On paper, American superstar Katie Ledecky appears almost unbeatable. She is the reigning Olympic gold medalist in the 200 m, 400 m and 800 m Freestyles and the reigning World Champion in the 400 m, 800 m and 1,500 m Freestyles. She owns the world records in the 400 m, 800 m and 1,500 m Frees as well.
But she hasn’t set new personal bests – some would be world records, of course – in any of her Freestyle events since 2016, excepting the now-Olympic 1,500 m, where she set a new world mark in 2018.
So at the 2019 World Championships coming up in China, she’ll be favored once again … but she will have a shadow.
The shadow’s name is Ariarne Titmus, a 18-year-old Australian originally from the state of Tasmania. At the 2018 Pan-Pacific Championships in Tokyo, Titmus posted the strongest challenge to Ledecky, now 21, in years, losing by 1.16 seconds in the 400 m Free and 7.94 seconds in the 800 m Free, both much closer than anyone has been in some time.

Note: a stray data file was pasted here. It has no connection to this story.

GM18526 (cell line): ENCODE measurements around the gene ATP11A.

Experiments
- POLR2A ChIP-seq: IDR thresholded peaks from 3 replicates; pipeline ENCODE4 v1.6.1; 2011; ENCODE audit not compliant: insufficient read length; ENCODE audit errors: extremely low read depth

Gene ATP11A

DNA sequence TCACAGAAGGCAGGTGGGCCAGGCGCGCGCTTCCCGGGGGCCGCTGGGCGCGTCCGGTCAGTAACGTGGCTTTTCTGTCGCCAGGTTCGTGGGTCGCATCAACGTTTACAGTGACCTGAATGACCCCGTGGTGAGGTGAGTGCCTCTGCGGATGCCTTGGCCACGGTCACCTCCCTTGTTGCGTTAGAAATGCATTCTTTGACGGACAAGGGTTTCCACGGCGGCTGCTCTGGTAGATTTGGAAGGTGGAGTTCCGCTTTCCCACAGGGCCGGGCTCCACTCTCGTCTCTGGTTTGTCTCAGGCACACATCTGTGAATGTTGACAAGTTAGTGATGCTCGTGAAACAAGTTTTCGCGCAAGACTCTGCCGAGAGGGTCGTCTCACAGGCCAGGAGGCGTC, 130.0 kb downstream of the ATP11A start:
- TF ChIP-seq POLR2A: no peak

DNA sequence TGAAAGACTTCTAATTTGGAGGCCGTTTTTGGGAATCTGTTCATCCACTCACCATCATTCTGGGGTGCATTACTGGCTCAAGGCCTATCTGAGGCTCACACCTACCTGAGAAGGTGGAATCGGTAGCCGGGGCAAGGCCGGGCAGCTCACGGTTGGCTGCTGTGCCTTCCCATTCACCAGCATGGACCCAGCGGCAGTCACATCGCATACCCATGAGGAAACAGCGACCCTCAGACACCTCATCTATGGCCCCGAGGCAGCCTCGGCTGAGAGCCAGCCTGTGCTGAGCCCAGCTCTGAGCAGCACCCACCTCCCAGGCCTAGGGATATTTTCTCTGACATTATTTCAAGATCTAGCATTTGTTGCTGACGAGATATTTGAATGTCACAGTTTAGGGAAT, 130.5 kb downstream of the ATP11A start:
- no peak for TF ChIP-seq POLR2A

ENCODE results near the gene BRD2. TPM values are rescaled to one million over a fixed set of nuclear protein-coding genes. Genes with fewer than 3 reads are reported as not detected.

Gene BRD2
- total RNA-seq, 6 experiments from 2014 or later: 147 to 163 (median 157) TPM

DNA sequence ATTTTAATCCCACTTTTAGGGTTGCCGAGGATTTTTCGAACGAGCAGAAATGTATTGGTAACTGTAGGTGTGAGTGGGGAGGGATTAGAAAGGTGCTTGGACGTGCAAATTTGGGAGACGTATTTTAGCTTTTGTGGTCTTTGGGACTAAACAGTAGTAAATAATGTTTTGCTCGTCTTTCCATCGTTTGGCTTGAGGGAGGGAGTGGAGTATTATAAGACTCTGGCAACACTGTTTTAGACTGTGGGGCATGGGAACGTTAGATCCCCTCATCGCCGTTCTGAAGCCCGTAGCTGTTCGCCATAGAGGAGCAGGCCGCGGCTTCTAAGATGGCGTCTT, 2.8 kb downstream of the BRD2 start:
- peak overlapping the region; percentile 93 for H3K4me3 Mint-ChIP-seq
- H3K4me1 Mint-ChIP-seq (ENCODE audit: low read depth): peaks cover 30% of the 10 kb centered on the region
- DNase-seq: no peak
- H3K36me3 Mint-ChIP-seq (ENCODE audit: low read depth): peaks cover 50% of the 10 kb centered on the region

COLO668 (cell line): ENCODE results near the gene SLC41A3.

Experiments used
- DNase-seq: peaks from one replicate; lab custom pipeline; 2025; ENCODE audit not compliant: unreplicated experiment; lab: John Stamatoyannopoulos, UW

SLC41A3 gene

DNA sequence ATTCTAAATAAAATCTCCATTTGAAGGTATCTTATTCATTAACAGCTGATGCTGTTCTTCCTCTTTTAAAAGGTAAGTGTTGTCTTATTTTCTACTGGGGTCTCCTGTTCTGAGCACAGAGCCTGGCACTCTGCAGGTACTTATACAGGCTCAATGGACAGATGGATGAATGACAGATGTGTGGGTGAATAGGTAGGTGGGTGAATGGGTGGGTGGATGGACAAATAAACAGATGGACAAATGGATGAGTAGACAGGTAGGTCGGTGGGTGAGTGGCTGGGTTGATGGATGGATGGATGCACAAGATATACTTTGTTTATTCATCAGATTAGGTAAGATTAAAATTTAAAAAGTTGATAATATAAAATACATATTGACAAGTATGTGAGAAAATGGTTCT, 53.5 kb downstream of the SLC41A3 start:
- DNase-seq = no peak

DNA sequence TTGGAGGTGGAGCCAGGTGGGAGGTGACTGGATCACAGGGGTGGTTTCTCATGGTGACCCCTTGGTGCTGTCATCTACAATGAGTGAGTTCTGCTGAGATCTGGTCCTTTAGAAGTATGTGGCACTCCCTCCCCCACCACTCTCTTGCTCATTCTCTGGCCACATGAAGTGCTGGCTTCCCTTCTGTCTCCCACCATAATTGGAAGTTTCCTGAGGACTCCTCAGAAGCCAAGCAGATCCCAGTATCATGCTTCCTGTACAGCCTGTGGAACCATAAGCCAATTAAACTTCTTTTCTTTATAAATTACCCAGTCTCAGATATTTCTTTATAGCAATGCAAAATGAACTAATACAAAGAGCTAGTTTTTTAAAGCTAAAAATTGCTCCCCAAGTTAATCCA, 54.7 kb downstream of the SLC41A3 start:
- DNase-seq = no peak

Ledecky knows she’s coming, and she now has the difficult task of trying to achieve better sprint performance, as she was beaten at the 2017 Worlds in the 200 m, and to maintain (and improve) her distance performance, to keep Titmus at bay.
Ledecky could be passed, or she could be pushed to become an even greater swimmer in the year just before the 2020 Olympic Games in Tokyo, her true goal.
2. Football: U.S. women chase another World Cup
The American women’s national soccer team has been the dominant force in world football since its inception as an international game with the 1991 World Championship, now known as the FIFA Women’s World Cup.
The U.S. won two of the first three World Cups, in 1991 and 1999, then was frustrated with losses in 2003 (third), 2007 (third), and 2011 (second). The squad finally broke through in 2015 with a brilliant 5-2 win over Japan, powered by Carli Lloyd’s hat trick in the final.
What about 2019? The U.S. is ranked no. 1 in the world and will be favored again, especially coming off of a sterling 2018 season in which it was 18-0-2. In fact, the American women are working on a 28-match unbeaten streak (25-0-3) in which they have outscored opponents by 93-17. They will open the 2019 World Cup in France against Thailand, on 11 June.